badl &

The Badl:
Where hospitality and love for nature are at home

The Mühlbach Badl, short “badl”, was the highest located bath in the Val Pusteria. In the middle of the Rieserferner-Ahrn Nature Park, we are located at 1700 meters above sea level in an idyllic place. Enjoy the clean mountain air in a small clearing, surrounded by resin-scented high forests.

Thanks to our own medicinal spring we have been known as a health spa since the last century and today more than ever a refuge for the discerning guest, an oasis ofrelaxation and regeneration.

The “Badl-source”

the “Badl spring” is known for its healing properties and exceptional water quality. It springs directly at the “Badl” from gneiss and granite and is lightly mineral-rich. Laboratory analysis has confirmed the presence of valuable minerals and trace elements such as calcium, sodium, chloride, boron, fluoride, lithium, iron, selenium, silicon, and iodine. The water is characterized by its extraordinary purity and ideal mineral composition.

The history


Niederweger Chronicle
“In this valley you can find a spring of water that is used for bathing and which is visited by few people in the high summer, but without finding shelter or accommodation apart from a bad hut.”


The baths and healing springs in the Hochetsch by Dr. Ignaz Mader – Publisher of the bookshop Vogelweide, Bolzano
The Riomulino bath (1695)
The Mühlbacher Bad is probably the highest located bath of Val Pusteria, from which guests are often frightened away by fresh snow in the middle of summer. But the place offers all the advantages of high mountain climate with its spicy air of nearby coniferous forests and strong sunshine. It is located in a wide high valley close to the alpine huts and 45 minutes above the village with the same name, which can be reached from Gais on a steep path in an hour – starting from Villa Ottone (Uttenheim) via the so-called Ainsberg it would be more convenient, but further.
B. Weber (1838 III, 413) describes it as the simplest and most cheap bath in the country; they lived in an alpine hut, slept on hay and cooked what everyone had brought with them; Nevertheless, the visit was numerous, allegedly during the bathing season 100 to 300 people from the area, who use the baths especially in case of weakness of the digestive organs.
Staffler (Topgr. 1847 IV, 260) called it a bathing house, built around that time which met modest demands and still exists in this state today. It has retained the characteristics of a peasant bath, because it is sometimes quite funny and cheerful.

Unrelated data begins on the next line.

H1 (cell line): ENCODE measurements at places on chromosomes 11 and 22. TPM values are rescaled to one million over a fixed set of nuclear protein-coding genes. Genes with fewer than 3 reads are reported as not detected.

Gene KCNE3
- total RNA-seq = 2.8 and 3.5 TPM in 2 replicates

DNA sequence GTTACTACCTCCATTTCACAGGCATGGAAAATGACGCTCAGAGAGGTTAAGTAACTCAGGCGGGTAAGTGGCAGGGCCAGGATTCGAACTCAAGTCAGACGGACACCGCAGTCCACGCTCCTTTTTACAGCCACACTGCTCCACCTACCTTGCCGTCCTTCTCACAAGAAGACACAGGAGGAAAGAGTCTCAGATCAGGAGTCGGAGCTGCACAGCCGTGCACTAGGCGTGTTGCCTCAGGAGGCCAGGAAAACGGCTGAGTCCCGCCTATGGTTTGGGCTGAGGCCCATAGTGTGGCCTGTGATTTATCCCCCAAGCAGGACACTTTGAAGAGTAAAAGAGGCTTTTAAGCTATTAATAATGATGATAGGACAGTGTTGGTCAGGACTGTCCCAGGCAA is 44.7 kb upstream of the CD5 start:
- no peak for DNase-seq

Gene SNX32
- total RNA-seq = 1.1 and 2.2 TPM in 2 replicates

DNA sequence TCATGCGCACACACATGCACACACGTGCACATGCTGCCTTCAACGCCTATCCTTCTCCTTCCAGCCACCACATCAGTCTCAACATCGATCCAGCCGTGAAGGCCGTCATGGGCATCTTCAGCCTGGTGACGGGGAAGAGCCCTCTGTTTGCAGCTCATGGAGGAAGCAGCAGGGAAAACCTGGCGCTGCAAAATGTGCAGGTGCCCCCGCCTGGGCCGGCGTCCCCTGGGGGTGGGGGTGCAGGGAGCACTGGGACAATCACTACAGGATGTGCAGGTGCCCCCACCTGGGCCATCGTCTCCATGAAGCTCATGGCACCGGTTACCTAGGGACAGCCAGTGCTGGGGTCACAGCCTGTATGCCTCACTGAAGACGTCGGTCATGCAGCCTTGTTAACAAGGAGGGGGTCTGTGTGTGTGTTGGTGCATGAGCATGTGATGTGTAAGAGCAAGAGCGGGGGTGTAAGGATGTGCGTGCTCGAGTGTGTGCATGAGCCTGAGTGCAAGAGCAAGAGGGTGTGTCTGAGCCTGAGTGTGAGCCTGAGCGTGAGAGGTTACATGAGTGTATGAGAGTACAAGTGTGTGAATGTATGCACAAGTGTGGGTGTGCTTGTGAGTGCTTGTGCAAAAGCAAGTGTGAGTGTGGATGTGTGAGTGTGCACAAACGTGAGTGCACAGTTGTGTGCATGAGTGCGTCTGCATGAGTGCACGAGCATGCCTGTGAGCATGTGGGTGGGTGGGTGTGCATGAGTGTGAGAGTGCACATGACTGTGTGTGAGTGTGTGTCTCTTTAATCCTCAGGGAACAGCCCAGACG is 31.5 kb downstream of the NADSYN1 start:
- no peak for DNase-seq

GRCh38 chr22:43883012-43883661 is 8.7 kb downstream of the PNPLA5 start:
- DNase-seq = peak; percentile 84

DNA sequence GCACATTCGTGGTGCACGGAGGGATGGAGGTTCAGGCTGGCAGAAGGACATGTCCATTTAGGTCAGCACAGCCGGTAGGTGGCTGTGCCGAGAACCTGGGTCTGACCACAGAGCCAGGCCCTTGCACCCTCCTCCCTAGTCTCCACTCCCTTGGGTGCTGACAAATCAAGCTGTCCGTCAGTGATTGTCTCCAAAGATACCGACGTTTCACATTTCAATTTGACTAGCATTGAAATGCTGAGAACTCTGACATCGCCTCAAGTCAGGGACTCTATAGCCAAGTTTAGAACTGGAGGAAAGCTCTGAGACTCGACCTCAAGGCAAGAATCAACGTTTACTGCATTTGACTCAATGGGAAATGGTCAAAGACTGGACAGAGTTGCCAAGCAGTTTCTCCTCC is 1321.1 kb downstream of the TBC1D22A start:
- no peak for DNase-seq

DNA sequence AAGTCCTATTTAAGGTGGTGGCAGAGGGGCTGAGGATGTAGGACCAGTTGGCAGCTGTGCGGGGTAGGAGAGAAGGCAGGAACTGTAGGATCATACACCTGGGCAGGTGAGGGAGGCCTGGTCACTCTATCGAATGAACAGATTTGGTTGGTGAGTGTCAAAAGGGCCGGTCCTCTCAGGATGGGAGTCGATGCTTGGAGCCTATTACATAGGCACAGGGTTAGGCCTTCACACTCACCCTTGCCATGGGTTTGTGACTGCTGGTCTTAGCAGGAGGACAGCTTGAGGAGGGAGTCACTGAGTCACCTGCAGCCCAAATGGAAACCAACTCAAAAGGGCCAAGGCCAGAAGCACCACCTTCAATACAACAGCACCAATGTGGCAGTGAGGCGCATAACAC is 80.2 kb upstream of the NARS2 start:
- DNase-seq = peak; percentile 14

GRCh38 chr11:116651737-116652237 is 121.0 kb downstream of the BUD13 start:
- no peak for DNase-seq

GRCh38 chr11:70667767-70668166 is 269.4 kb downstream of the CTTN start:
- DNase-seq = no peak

According to F. C. Karpe (1830, Tyrolean Messenger) this water belongs to the earthy waters, unfortunately a correct analysis is missing here too. Two sources are springing out of gravel and gneiss:
1. Iron-source: Temperature 3.7 ° C. , radioactivity 2.9 Mache-units.
2. Badl-source: Temperature 3.7 ° C. , radioactivity 3.0 Mache-units.
(Bamberger und Krüse, Sitz.-Bericht der Akademie der Wissenschaft Wien 1913)



Beda Weber – das Land Tirol – a guide for travellers – Wagner’sche bookshop
“The Mühlbacherbad is located almost an hour above the church. The road to it is rough and steep, so even horse riding is associated with difficulty. The best way to walk or ride from Uttenheim is via the so-called Ainsberg. The accomodation over there consists of an alpine hut and the food has to be brought by each guest himself – certainly the simplest bath in Tyrol, but also by far the most comfortable. The spring is good visited by people from all around Tyrol who feel the healing effects of it, to which the fresh mountain air contributes a lot.”


Tyrol and Vorarlberg topographically, with historical notes by Johann Jakob Staffler
“About 3⁄4 hours above the church of Mühlbach, the “Badl” is located on a steep alpine high. Until recently it was very bad equipped (because those who wanted to use this bath had to bring the necessary things with them), but now accommodation and food can be considered as very satisfactory. The source, although without actual mineral content, is very cold and pure, therefore strengthening. Because of its excellent effects, the Mühlbacherbad is often visited by locals, although it often happened that bathers in the middle of summer were frightened away by foot-deep snow.”


Josef Innerhofer – “Taufers Ahrn Prettau” – The history of a valley
“Josef Oberbrugger from Mühlen (1829-1860) has confirmed himself as a naturopath. In the Uttenheim register of death he is mentioned three times as a treating physician. During his term of office, the chapel was rebuilt at the Mühlbach Badl. This well-known bath is located an hour’s walk from the village and is the highest in Val Pusteria (1694m). here once reigned a funny and relaxed mixture of bathing and alpine life. Perhaps thats the reason, why the people of Mühlbach used to be considered as very lively people. The healing power of the bath was widely praised, especially against diseases of the digestive organs. But the people had to provide themselves with food, drinks and wathever they needed. 1967 the Badl burned down …“

“… finally the Mühlbach Badl came into sight. A small number of spa guests and farmers of the area were hanging around the house or rested from the effort of doing nothing in the meadow surrounding the house.”

Dr. J. Daimer Taufers, 1877

Berggasthof „Badl“

in the Valley of Rio Molino
Rio Molino 30
39030 Gais, South Tyrol, Italy

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Patrick & Dominik
Tel. +39 0474 505 100

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